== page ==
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Financing Higher Education's Future

The Spence Report

By Joseph R. Palmore

Universities under siege. Higher education at risk.

That's the picture painted by Dean of the Faculty A. Michael Spence in his annual budget letter this week.

But Harvard? At risk? Surely not with an endowment rapidly approaching the $5 billion mark.

Well, the answer is yes, according to Spence, a well-known economist before he assumed the deanship five years ago.

Citing a host of factors which he says have damaged the ability of research institutions to conduct business, Spence concludes that Harvard must enter the fundraising sweepstakes in order to finance its future.

"I think it is fair to say there is considerable skepticism about higher education in the country," Spence writes.

The ongoing Justice Department probe into alleged antitrust violations by American universities is one such example of this bias, says Spence.

He also lists a dramatic fall-off in federal financial support for higher education, a breakdown in the "postwar consensus" backing the funding of scientific research and an impending shortage of professors nationwide.

But the dean, not usually given to sweeping generalizations, also insists that less tangible factors present an anti-higher education view, pointing specifically to "popular books about professors taking advantage of the system to earn extra income and to minimize their commitment to teaching."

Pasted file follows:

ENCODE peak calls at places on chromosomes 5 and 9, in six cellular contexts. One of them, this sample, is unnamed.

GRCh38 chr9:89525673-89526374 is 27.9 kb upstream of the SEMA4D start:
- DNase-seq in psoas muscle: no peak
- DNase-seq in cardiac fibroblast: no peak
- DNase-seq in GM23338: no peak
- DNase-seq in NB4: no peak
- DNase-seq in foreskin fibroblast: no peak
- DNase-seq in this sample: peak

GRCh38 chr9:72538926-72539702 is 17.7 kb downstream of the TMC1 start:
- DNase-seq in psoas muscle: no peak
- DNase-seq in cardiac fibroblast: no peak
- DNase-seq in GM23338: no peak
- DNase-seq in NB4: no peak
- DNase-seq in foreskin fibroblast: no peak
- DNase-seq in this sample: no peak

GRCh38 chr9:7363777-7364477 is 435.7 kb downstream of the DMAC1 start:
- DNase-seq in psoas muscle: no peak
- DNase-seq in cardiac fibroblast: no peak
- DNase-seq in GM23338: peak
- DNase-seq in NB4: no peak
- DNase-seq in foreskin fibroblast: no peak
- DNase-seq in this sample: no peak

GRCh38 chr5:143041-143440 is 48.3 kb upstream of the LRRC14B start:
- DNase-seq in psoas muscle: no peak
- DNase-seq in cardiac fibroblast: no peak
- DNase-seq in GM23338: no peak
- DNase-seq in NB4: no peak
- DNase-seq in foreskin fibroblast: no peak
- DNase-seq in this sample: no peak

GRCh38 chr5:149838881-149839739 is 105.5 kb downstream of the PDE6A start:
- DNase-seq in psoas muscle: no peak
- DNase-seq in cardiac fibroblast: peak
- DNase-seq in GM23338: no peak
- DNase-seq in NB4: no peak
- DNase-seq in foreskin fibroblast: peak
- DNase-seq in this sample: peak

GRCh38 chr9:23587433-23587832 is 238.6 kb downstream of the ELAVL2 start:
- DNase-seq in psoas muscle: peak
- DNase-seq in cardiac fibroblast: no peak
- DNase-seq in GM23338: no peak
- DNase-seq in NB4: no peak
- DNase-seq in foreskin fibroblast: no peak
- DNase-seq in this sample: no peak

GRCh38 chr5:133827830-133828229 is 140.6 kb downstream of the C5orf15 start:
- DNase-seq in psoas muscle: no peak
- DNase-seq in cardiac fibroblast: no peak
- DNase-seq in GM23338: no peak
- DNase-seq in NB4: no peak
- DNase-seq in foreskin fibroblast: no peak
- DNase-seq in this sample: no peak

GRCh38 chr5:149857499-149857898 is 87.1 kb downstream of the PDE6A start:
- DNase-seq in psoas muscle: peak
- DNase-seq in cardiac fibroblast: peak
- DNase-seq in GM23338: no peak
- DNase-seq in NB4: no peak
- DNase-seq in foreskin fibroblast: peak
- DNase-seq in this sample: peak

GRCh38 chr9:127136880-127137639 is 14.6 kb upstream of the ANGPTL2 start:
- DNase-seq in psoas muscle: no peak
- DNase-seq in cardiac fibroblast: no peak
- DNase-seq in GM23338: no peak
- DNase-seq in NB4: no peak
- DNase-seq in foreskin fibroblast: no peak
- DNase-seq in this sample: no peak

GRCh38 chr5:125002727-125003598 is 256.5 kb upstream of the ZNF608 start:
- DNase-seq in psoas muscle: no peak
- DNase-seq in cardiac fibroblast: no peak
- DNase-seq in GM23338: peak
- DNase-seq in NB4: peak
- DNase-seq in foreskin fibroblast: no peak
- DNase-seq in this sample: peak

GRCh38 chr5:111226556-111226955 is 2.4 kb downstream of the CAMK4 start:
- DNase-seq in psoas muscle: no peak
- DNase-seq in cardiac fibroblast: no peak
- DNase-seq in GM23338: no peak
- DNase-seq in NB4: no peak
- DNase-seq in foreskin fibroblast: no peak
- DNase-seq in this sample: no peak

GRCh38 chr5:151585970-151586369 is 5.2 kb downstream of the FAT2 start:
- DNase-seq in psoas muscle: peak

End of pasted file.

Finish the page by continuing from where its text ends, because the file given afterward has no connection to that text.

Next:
The prognosis, according to Spence, may be a gloomy one. "One may wonder, and I occasionally do, if the implicit message in all of this isn't that the American conception of the research university is no longer viable," he writes.

But after setting up a nearly apocalyptic assessment of the standing of higher education in American society, Spence says he is hopeful that the modern research institution will endure--with Harvard leading the way.

"Because Harvard is still the leader in American higher education," Spence writes, "it falls to us to create a viable vision of the research university for the next century and to turn that vision into a reality."

In the letter, Spence outlines eight areas, including internationalization and renewed emphasis on the sciences, which form much of his "vision for Harvard's path into the next century.

And how will the U.S.'s oldest university "turn that vision into a reality?" By asking for money. An astronomically high amount of money.

Sources have said the goal for the impending University-wide capital campaign will be at least $2 billion. Of that sum, the Faculty of Arts and Sciences (FAS) is asking for $1 to $1.5 billion.

Spence says that the planning process which led to the development of his eight "key areas of central importance to our future" began about two and a half years ago, before administrators were talking about a new capital drive.

The result was the most sweeping statement the young dean has ever released on higher education and Harvard's role in it.

"It was better to sit down and and say `what's the world like we're living in?" says Spence. "What does society expect higher education to contribute?"

It was only after asking these questions that Spence says he came to the conclusion that FAS needed a major infusion of new funds to maintain its excellence.

"I think the contributions the University can and should make... both in education and research are important, but beyond the capacity of the existing resources of the University," says Spence.

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